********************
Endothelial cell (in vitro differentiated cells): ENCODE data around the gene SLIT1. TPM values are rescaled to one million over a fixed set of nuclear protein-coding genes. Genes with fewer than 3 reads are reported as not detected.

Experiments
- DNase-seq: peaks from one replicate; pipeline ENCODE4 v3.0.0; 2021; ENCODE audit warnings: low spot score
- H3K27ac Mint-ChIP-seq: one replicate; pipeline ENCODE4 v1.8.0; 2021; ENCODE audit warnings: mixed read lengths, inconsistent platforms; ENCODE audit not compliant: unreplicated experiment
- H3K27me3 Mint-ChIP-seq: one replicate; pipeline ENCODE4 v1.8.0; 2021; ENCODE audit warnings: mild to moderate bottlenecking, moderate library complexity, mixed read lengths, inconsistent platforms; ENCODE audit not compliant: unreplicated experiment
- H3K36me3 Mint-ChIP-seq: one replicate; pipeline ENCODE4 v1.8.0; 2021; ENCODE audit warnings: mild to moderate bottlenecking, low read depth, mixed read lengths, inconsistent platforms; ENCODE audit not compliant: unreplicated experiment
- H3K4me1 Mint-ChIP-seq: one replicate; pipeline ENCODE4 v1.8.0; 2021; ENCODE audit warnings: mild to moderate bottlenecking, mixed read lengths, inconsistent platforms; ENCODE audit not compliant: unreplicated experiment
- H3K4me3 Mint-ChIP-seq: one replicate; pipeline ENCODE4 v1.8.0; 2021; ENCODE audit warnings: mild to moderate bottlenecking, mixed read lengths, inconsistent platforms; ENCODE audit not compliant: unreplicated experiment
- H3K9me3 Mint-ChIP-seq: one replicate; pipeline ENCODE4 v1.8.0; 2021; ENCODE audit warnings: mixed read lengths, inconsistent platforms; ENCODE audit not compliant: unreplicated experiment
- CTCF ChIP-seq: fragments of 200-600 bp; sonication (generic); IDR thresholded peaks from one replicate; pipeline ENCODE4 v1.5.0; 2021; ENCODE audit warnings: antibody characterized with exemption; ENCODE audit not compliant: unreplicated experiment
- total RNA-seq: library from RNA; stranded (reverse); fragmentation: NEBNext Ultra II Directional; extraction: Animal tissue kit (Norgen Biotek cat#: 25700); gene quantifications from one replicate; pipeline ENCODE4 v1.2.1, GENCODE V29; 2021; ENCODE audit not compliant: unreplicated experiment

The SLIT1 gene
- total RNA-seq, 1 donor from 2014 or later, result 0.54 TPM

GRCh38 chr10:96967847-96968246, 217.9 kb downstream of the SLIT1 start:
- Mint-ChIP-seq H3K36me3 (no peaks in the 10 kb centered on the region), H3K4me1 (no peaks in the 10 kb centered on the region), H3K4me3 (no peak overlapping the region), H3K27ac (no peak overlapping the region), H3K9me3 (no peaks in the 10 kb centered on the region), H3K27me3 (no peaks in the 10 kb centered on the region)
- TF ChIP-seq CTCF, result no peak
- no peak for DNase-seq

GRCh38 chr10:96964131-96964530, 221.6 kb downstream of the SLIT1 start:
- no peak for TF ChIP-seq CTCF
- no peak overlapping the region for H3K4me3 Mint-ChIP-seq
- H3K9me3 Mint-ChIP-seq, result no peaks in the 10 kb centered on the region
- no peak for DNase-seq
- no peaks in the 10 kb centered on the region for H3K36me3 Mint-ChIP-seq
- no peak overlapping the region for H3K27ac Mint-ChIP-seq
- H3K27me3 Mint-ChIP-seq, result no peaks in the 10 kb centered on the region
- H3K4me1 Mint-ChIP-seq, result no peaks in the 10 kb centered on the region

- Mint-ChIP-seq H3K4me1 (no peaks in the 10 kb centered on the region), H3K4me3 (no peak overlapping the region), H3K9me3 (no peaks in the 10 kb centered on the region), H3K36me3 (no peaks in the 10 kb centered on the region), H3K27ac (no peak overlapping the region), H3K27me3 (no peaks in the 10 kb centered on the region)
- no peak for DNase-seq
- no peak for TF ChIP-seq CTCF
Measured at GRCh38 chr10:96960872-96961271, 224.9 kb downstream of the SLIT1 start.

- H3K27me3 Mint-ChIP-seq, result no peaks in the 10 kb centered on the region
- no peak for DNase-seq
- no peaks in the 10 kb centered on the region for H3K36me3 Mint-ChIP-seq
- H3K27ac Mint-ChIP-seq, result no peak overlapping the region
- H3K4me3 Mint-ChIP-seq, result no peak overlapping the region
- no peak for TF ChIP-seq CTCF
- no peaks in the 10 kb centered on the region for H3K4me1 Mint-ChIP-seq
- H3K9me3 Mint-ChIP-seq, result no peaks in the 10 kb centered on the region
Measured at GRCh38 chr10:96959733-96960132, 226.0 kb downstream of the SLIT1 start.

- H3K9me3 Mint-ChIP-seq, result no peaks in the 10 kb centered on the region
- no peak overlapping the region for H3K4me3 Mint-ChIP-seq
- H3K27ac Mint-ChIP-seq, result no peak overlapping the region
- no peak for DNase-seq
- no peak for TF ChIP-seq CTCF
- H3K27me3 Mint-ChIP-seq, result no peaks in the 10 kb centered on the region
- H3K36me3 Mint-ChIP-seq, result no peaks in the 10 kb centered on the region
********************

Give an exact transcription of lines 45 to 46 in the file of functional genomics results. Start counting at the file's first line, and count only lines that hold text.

- H3K27me3 Mint-ChIP-seq, result no peaks in the 10 kb centered on the region
- H3K36me3 Mint-ChIP-seq, result no peaks in the 10 kb centered on the region